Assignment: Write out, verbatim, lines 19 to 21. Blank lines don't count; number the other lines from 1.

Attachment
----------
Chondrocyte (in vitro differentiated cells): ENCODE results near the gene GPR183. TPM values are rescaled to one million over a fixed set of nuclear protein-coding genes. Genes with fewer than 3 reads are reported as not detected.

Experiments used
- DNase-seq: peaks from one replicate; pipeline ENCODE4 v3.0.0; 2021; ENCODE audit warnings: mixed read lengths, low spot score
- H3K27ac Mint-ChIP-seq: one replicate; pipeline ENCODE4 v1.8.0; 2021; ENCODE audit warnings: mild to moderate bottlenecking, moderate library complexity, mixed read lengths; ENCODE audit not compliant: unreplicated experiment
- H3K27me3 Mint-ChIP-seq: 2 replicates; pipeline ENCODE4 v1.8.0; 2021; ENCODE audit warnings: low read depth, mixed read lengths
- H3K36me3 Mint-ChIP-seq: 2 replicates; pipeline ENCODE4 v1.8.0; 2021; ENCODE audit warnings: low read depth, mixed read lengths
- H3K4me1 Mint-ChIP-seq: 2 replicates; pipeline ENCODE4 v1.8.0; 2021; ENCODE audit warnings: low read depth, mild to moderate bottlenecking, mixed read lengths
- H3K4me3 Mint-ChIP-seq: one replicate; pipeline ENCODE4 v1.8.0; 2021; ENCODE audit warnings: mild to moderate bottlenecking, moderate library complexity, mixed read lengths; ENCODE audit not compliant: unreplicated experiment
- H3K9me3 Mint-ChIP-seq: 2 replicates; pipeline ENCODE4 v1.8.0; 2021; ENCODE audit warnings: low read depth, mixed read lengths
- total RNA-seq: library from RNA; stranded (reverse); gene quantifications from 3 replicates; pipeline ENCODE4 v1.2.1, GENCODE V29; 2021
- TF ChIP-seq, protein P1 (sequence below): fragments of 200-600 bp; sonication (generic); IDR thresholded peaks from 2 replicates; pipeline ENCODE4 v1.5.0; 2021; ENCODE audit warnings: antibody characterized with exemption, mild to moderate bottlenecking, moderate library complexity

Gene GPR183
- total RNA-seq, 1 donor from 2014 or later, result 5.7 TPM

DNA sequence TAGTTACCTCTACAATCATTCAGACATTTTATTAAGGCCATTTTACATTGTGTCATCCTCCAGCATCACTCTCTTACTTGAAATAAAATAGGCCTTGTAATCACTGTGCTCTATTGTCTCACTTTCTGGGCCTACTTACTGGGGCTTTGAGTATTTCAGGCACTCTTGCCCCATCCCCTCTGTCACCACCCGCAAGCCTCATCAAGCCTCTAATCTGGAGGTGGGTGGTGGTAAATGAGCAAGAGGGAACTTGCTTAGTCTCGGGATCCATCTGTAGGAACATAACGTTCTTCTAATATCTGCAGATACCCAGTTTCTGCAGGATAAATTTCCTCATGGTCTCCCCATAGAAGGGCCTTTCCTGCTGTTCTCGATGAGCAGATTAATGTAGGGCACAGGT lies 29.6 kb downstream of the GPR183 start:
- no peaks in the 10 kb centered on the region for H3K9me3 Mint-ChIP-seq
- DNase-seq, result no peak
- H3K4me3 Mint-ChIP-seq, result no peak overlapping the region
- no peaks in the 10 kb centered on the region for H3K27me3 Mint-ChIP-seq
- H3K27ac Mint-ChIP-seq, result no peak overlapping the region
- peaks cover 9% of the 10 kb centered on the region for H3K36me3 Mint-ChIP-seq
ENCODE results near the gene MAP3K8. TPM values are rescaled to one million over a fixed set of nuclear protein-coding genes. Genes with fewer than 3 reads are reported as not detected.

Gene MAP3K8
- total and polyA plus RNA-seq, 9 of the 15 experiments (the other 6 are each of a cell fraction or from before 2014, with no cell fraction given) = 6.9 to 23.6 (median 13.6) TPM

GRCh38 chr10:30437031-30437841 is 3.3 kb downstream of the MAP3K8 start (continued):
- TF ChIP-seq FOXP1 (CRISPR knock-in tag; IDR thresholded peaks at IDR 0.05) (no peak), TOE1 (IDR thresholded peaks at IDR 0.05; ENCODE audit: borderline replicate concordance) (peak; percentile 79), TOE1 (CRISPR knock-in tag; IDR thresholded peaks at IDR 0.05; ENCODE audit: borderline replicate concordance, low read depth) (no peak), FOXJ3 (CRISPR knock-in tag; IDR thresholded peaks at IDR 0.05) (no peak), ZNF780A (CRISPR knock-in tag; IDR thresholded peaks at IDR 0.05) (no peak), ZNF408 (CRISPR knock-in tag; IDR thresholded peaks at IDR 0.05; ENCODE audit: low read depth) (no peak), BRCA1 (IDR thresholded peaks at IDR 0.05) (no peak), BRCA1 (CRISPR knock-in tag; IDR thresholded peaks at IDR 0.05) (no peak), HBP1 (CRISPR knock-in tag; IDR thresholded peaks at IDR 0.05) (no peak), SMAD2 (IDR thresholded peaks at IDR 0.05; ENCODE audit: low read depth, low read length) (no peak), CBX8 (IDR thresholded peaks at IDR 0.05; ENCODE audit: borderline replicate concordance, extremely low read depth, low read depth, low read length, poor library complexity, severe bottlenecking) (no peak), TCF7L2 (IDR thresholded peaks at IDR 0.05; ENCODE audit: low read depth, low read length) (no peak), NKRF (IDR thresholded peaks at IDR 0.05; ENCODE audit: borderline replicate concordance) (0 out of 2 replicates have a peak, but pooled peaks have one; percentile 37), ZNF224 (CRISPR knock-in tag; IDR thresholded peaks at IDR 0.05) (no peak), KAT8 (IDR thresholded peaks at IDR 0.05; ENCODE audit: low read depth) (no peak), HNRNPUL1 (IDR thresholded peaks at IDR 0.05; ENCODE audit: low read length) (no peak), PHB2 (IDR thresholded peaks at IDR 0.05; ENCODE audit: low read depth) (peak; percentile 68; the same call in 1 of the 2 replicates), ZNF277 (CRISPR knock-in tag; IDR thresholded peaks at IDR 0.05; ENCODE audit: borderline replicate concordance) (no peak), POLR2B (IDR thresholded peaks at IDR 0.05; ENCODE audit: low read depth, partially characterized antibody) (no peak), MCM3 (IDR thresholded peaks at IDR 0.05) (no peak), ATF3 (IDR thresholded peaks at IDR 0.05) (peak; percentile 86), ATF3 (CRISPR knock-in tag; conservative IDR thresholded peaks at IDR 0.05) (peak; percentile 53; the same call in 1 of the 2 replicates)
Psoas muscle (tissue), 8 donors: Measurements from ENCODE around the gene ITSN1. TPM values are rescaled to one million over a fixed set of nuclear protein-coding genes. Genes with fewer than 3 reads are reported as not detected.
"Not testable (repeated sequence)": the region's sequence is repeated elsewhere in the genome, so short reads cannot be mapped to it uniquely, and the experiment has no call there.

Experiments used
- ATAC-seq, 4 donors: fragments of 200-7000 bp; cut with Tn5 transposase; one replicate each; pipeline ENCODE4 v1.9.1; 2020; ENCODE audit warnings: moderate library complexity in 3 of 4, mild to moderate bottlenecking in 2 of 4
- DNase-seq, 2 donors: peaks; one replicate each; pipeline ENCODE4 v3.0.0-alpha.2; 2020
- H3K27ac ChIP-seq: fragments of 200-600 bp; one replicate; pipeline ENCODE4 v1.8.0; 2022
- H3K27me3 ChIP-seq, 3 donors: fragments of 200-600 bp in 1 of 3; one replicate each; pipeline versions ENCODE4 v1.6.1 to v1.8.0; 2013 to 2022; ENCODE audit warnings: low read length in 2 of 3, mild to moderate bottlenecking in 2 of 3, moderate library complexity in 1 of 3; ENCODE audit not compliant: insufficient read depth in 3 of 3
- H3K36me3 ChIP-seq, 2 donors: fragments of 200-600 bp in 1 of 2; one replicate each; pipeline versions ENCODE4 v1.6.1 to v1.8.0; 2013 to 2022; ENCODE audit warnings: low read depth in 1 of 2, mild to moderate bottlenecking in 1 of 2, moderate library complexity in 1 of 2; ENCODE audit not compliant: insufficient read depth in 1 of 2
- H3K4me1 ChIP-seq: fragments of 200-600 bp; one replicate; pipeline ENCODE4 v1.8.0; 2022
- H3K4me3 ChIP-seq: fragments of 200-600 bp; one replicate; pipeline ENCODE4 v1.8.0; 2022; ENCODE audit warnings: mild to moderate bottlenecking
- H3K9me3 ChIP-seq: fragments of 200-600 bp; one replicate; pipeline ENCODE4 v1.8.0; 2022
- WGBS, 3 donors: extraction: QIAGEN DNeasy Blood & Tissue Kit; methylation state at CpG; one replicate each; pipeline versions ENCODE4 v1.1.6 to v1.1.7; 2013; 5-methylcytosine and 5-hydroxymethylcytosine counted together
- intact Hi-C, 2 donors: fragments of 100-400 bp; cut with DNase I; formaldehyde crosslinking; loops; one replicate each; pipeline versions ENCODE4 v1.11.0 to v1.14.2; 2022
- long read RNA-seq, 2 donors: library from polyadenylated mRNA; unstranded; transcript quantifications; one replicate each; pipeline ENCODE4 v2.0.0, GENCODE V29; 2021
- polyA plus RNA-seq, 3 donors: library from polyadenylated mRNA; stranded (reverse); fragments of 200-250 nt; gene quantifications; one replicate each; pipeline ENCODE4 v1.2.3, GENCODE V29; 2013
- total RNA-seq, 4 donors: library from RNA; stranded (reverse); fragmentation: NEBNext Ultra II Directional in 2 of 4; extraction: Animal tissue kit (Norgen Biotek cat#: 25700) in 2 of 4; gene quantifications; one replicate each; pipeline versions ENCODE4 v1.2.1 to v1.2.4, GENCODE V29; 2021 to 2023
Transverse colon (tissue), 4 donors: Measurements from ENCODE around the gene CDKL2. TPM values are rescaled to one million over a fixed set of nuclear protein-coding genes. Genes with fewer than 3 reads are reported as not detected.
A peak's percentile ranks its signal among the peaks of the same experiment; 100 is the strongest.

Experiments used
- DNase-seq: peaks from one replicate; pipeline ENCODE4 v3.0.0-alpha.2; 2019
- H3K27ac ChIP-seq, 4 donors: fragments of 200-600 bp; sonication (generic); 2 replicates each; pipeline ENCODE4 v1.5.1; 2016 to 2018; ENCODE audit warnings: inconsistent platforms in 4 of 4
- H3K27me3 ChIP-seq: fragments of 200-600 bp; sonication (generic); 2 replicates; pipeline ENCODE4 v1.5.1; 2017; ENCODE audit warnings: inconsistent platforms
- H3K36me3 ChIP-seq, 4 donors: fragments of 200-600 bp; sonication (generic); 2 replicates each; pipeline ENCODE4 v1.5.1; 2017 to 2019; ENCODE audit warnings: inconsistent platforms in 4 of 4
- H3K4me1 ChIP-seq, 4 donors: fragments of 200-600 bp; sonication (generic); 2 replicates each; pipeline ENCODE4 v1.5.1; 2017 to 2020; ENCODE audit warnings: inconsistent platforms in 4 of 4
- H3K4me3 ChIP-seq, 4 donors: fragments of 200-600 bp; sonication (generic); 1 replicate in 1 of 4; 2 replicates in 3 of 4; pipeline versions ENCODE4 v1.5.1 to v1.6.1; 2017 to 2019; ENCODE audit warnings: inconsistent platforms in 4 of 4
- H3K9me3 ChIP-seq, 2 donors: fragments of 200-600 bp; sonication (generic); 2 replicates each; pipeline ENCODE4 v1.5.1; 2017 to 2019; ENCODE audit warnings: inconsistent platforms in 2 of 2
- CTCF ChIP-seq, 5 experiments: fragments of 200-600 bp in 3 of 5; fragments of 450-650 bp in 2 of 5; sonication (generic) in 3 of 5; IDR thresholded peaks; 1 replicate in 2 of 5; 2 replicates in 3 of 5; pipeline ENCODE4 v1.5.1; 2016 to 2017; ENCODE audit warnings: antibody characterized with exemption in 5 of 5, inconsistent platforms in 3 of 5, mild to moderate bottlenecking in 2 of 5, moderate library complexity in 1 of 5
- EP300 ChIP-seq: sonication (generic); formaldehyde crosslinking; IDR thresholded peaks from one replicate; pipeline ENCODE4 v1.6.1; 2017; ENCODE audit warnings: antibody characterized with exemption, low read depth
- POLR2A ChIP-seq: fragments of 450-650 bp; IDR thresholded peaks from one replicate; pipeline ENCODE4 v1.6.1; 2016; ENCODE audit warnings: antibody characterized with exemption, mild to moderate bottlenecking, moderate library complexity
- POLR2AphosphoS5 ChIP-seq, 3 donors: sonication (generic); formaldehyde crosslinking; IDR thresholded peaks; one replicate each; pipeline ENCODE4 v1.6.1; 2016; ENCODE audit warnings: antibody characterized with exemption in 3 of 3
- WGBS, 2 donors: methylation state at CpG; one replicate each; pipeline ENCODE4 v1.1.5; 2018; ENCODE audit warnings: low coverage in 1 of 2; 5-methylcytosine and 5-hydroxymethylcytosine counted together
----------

- H3K27ac Mint-ChIP-seq, result no peak overlapping the region
- peaks cover 9% of the 10 kb centered on the region for H3K36me3 Mint-ChIP-seq
ENCODE results near the gene MAP3K8. TPM values are rescaled to one million over a fixed set of nuclear protein-coding genes. Genes with fewer than 3 reads are reported as not detected.